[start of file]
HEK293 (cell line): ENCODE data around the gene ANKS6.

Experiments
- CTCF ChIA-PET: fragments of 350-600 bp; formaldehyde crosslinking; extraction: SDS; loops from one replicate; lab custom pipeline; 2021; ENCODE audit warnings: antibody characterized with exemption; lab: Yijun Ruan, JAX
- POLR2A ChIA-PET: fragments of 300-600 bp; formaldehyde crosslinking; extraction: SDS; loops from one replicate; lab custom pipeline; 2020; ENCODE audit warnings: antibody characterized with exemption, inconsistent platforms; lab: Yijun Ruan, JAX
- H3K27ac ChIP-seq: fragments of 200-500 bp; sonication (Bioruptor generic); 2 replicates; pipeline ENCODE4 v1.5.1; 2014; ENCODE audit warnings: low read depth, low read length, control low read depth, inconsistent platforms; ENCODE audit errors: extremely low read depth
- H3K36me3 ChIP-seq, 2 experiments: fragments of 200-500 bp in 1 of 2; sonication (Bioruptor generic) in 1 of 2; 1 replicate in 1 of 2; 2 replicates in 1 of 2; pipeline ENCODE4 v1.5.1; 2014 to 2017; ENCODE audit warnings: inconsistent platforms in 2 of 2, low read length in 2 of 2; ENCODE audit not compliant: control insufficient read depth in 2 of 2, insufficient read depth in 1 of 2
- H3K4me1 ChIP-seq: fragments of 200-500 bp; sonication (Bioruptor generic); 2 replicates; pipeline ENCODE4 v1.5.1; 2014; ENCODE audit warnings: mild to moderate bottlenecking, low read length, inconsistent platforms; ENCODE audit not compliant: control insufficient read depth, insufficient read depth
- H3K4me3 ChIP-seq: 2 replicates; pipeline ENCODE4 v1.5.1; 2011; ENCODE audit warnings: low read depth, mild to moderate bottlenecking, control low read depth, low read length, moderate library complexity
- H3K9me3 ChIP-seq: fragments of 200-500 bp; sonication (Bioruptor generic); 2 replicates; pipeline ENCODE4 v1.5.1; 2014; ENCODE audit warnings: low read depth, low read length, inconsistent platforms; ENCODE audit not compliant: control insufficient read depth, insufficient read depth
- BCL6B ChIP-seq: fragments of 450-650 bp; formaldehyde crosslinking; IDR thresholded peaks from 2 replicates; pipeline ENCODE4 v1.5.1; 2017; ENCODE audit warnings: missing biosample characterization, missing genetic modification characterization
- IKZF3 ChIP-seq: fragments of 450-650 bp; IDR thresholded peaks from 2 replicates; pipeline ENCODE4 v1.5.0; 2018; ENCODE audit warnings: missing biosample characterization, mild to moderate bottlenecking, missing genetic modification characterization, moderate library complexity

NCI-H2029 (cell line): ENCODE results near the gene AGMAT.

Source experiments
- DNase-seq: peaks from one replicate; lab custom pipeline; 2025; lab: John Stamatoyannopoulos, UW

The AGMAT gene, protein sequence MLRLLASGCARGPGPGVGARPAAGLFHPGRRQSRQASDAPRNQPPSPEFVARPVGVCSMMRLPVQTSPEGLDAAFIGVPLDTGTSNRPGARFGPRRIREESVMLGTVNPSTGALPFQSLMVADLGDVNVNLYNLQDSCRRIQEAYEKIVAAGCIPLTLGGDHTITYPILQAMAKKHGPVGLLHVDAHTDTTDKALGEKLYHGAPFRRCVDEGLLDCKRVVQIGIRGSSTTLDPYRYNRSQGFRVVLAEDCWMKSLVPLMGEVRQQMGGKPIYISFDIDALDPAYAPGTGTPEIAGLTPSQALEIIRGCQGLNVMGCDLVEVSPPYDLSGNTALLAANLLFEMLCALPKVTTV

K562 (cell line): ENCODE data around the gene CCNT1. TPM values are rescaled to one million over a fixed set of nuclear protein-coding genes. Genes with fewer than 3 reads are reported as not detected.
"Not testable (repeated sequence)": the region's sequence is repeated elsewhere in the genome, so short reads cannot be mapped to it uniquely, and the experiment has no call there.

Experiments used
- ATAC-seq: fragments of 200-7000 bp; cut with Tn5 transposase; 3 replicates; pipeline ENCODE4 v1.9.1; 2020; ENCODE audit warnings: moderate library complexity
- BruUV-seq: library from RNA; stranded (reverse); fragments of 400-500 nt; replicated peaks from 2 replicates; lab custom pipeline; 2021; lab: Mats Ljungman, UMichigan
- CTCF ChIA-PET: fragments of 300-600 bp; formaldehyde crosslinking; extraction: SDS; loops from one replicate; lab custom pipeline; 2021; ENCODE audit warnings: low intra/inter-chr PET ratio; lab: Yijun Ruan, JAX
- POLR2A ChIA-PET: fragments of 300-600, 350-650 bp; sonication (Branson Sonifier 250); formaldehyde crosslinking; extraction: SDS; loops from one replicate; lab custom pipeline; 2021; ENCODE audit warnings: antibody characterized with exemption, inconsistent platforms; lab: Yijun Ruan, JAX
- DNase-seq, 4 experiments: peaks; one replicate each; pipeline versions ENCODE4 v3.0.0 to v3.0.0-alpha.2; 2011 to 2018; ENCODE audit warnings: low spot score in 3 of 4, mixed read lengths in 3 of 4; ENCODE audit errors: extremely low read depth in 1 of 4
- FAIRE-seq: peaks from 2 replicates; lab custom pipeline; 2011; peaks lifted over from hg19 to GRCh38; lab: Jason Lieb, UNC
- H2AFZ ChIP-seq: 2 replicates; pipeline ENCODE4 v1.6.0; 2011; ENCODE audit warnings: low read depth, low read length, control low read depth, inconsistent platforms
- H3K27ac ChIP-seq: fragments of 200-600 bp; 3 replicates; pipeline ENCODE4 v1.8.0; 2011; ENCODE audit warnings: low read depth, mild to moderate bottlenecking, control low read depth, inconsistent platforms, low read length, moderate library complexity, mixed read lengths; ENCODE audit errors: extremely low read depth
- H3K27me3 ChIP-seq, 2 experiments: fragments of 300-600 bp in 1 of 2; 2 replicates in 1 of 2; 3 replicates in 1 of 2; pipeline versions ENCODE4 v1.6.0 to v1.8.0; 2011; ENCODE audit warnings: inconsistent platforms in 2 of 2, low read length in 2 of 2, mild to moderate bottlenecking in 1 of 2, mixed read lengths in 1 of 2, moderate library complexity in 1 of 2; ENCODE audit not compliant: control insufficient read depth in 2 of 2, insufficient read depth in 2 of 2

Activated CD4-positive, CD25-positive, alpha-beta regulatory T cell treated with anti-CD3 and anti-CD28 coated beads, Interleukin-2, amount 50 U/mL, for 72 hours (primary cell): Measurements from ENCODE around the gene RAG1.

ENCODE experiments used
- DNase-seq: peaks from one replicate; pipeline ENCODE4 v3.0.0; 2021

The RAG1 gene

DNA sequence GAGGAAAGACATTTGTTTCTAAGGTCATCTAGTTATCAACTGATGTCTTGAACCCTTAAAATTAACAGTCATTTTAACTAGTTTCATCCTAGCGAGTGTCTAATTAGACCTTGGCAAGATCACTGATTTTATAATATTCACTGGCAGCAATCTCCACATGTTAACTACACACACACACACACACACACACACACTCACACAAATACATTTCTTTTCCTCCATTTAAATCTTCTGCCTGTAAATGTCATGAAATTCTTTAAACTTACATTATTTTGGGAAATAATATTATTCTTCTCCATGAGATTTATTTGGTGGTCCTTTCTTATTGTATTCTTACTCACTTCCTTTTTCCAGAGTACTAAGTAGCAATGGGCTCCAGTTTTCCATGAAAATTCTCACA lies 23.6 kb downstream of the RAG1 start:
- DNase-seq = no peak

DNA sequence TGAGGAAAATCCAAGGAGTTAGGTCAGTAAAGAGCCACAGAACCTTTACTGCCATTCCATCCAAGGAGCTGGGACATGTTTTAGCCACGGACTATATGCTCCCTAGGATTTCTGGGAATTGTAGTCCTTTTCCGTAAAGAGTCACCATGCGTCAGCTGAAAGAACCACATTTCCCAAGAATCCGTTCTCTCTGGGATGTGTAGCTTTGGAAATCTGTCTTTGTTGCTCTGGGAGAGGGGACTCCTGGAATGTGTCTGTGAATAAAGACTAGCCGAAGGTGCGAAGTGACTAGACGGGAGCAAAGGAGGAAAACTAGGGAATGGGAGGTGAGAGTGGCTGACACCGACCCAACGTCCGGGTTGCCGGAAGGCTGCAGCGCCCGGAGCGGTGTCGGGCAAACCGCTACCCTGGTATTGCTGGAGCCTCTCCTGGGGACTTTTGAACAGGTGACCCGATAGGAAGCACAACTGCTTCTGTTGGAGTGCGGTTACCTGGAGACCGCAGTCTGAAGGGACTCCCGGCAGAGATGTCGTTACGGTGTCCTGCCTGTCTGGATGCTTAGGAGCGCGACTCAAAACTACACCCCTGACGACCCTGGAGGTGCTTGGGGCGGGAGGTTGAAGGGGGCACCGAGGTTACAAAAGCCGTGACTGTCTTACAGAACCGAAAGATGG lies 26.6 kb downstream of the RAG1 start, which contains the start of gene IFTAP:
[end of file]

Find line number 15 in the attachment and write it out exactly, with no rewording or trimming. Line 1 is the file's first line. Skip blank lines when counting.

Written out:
The AGMAT gene, protein sequence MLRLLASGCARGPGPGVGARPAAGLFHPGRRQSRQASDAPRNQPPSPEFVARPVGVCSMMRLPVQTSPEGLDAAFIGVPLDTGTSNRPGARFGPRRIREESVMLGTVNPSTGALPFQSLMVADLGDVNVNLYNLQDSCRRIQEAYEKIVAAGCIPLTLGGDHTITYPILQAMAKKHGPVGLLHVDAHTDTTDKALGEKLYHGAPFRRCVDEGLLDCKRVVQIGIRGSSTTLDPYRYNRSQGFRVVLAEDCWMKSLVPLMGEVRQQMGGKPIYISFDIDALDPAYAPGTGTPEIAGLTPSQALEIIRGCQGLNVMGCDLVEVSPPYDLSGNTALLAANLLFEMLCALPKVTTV